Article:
The farmer in this story seems to be the victim of constant ups and downs. Yet, he remains calm and continues his work. At first glance, he seems indifferent to the events directing his life, but a closer examination reveals a uniquely Taoist perspective. It may be no accident that the protagonist of this story is a farmer – someone whose life is lived by the cycles of the seasons, who knows that both light and dark, rain and shine are necessary conditions for crops to grow and animals to thrive. The farmer also knows that everything is connected: the wind, the soil, the plants, insects, and animals, and he too, all have their place in a harmonious system of interrelationships. This perspective grants the farmer a seemingly peculiar attitude toward life’s events. To him, rain isn’t good or bad, rain is just rain, and luck isn’t a factor in his thinking. Things are what they are. By not choosing between possibilities, he is able to take things as they come and do only what he must do, simply and wholly.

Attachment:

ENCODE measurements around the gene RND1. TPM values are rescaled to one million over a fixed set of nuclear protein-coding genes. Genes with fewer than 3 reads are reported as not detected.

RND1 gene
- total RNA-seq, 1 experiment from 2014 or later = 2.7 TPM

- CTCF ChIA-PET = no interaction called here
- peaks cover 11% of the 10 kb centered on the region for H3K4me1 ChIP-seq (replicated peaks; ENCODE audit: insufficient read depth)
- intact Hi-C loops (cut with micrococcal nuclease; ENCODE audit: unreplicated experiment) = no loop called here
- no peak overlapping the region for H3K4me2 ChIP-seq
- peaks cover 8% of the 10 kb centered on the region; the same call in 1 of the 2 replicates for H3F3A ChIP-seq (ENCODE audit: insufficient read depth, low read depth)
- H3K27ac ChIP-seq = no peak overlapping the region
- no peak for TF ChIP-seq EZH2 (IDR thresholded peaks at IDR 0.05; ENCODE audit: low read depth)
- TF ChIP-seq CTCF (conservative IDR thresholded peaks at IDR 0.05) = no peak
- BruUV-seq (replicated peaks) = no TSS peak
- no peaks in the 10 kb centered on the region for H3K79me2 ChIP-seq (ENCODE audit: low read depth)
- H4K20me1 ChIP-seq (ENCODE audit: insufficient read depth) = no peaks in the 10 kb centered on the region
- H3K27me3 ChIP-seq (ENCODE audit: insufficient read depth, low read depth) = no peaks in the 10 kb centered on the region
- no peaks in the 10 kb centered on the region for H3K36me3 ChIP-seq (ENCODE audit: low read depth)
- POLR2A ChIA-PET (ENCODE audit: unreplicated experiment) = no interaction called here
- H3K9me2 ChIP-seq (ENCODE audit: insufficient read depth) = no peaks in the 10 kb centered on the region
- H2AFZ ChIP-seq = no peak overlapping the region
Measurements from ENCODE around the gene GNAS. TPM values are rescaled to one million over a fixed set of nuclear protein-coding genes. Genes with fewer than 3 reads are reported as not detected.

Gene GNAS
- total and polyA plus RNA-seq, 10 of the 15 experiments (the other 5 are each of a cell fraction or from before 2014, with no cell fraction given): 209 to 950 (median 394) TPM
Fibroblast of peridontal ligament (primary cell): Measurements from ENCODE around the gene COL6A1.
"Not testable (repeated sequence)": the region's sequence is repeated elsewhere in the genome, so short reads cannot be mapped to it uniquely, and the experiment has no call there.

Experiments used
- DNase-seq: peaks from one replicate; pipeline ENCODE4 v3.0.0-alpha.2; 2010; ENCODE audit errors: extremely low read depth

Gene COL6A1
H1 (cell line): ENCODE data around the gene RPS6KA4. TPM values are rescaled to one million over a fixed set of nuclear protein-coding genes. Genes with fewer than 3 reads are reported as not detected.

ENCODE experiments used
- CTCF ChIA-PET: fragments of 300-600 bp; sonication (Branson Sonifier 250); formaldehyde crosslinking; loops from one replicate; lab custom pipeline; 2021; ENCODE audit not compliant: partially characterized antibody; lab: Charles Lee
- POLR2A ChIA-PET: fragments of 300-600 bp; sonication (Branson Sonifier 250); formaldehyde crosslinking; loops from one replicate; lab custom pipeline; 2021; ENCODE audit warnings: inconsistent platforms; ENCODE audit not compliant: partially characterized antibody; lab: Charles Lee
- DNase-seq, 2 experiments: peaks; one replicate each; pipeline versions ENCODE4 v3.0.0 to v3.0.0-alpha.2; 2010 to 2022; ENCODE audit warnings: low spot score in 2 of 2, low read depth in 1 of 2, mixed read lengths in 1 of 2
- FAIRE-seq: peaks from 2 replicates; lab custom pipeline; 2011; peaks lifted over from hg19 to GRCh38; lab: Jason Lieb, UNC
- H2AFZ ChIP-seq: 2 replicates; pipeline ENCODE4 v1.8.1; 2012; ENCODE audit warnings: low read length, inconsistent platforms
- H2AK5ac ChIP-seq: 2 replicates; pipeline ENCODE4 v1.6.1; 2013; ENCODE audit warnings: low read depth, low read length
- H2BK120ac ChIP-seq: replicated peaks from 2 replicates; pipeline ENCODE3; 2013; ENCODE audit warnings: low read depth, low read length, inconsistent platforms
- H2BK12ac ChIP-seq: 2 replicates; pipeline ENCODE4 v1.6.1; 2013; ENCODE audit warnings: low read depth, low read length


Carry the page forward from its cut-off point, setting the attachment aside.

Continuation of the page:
Another lesson from this story is presentness. The farmer doesn’t seem too concerned with what has happened or what’s coming next. This is interesting since farmers must plan ahead to plant crops before certain turns in weather and seasonal changes and that sort of thing. However, in the story, the farmer doesn’t dwell on his lost horse, or wonder about the possibility of his son being called off to war. He remains present, and allows circumstances to reveal themselves before concerning himself with them. He doesn’t worry. Worry is a product of looking ahead and behind, always concerned with avoiding the bad and obtaining the good. It’s a product of dualistic perception.